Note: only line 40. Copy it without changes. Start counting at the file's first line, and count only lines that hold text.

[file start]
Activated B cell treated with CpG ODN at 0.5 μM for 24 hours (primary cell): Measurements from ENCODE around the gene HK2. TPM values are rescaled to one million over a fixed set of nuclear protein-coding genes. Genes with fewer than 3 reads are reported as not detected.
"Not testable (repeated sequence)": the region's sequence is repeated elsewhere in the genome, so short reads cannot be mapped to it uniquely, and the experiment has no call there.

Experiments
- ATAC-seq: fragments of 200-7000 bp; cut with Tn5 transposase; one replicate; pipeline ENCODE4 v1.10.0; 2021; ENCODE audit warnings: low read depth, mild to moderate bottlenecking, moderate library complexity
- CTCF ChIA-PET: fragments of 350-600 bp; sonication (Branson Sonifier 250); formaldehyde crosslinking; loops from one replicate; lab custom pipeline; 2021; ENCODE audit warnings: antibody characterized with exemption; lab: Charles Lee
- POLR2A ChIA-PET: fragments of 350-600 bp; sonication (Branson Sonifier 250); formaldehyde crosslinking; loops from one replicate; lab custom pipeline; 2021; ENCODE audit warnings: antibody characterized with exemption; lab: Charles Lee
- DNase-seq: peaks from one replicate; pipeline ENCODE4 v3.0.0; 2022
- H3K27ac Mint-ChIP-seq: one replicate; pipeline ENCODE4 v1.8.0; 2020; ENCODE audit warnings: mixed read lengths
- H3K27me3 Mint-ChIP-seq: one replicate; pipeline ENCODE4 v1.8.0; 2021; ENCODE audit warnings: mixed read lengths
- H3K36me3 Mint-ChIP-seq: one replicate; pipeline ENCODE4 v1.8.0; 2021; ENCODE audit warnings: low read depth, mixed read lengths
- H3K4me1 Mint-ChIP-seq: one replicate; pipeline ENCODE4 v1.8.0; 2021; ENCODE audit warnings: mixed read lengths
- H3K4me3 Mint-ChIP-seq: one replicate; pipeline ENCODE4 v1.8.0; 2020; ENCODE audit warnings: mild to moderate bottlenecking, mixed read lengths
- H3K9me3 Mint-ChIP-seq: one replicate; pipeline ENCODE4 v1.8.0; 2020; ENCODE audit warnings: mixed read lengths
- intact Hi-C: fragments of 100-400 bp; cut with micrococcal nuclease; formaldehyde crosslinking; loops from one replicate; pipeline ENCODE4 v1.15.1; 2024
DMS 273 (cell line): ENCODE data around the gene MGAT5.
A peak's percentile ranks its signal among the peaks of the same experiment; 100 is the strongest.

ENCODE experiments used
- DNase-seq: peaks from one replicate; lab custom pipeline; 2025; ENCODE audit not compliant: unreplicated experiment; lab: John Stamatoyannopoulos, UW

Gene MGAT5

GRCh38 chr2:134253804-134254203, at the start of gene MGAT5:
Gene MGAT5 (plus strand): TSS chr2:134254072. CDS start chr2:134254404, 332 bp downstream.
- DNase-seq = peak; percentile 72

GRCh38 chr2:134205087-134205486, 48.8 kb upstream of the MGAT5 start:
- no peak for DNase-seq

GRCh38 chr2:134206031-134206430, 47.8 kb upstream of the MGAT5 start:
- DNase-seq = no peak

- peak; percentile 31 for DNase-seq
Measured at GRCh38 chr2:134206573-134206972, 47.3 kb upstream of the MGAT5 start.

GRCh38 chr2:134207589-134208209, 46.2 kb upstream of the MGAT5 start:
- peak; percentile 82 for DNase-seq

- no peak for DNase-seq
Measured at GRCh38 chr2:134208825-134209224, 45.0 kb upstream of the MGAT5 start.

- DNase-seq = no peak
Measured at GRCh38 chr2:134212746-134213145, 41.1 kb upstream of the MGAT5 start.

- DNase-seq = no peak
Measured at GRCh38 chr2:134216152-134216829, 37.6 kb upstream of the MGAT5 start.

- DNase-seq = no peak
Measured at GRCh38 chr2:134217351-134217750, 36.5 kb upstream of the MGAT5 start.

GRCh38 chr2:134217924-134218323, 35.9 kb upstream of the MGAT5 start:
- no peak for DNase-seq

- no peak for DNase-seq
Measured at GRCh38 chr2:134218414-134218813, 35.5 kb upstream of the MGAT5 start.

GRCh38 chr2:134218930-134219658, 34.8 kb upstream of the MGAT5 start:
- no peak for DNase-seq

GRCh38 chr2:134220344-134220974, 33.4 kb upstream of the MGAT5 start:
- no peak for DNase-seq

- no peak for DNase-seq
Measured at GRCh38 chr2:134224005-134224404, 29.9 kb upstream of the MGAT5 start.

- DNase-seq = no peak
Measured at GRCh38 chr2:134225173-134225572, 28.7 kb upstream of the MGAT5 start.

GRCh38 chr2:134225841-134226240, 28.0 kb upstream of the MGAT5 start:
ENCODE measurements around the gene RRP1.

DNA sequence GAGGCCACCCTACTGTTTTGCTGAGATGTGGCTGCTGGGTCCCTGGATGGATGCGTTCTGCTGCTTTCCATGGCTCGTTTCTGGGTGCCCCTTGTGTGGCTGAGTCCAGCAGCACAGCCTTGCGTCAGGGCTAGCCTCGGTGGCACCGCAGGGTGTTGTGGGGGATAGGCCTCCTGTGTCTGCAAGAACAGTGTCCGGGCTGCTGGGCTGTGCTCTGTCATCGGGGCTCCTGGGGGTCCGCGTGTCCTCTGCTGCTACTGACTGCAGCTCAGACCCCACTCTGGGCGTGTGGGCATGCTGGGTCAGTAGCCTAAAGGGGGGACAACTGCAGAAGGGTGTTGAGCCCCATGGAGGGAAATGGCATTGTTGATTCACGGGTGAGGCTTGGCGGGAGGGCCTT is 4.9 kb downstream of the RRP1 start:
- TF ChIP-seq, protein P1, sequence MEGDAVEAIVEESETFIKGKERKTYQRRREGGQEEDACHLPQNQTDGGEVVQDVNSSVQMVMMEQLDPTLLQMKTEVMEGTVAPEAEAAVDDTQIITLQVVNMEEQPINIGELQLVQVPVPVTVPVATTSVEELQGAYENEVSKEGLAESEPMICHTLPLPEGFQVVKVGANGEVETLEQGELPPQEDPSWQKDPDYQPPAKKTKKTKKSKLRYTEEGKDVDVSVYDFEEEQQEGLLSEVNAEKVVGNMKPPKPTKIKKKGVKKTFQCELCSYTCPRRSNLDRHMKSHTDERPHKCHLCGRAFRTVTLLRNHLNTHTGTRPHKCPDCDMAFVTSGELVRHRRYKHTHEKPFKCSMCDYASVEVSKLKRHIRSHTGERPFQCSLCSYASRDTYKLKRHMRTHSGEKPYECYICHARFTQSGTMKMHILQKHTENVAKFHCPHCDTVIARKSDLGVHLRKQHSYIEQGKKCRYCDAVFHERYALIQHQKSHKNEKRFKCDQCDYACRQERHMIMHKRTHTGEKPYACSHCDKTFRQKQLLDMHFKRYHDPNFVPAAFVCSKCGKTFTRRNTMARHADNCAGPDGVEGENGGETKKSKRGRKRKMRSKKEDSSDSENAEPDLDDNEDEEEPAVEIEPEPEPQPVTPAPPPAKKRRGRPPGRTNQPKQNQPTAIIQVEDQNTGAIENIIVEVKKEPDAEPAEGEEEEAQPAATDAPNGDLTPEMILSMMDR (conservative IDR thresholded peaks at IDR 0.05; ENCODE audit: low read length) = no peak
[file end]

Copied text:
- no peak for DNase-seq